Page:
One has to ask why this period was dark. Well, firstly, the collapse of one of the world’s great civilisations led to a period of disorder and disarray. There were continual attacks from tribes from the north and the rulers that replaced Rome never really had time to establish themselves before a new threat appeared in the Mediterranean, which under the Greeks and Romans had been the cradle of Western civilisation. Let me extrapolate from my knowledge of Spanish and more specifically, Catalan history.
The View From Spain
Following the fall of Rome in 410, modern Spain and the southern half of France was occupied by the Visigoths, who adopted Latin as the lingua franca, left most of the Roman systems of government in place and eventually adopted Christianity. As they changed very little and were almost a continuation of Roman rule, they left relatively few documents or examples of art and architecture for posterity.
Muhammad began preaching Islam in 610 and a century later, after conquering the Arab peninsula and North Africa, the Umayyad Muslims crossed the Straits of Gibraltar and conquered almost the whole of Visigoth Hispania in less than a decade. They received their first setback in 732, when they were defeated by Charles Martell at the Battle of Tours just south of Paris.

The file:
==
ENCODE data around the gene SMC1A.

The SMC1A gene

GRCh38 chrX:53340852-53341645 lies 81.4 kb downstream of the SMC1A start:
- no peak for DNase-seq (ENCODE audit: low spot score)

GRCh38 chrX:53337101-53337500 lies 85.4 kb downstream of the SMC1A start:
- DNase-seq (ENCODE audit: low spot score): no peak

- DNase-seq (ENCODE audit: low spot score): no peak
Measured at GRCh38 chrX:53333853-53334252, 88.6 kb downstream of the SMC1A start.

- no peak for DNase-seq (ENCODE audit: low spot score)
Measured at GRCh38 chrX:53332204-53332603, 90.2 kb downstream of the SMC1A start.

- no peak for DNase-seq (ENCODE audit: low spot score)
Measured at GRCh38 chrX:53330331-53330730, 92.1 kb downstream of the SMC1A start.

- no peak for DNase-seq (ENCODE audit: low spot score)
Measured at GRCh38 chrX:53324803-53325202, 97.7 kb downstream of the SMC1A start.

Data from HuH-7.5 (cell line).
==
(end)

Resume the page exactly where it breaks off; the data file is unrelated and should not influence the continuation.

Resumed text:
The Franks began their pushback and Barcelona was retaken in 801 and what is now known as Catalunya Vella or Old Catalonia was distributed among a number of Counts. The reason why this period was dark was that these were difficult times and the fact that the threat of Muslim attack was always present made it difficult to establish stable systems of government.
For example, Barcelona was sacked by the Caliph of Cordoba, Al-Mansur in 985. The Catalan nobles were continually fighting the Muslims to the south and the borders of modern Catalonia weren’t established until the Conquest of Tortosa in 1148. Furthermore, due to attacks by Muslim pirates based in Mallorca, maritime trade was virtually impossible until the Catalans took the island in 1232.
Having said that, whenever the Catalans felt their territory was secure, they built churches and one can almost trace the confidence of the culture by first visiting the 9th century early Romanesque churches in the Pyrenees and then going on to the magnificent Gothic Monastery of Poblet, which was built in the 1150s.
The Myth of the Magical Muslims
In the next section of the film, the librarian takes the children into the library, and Harry Potter-style magic takes over. Kingsley is transformed with beautiful flourish from an English librarian into the exotic turban wearing historical figure of Al-Jazari.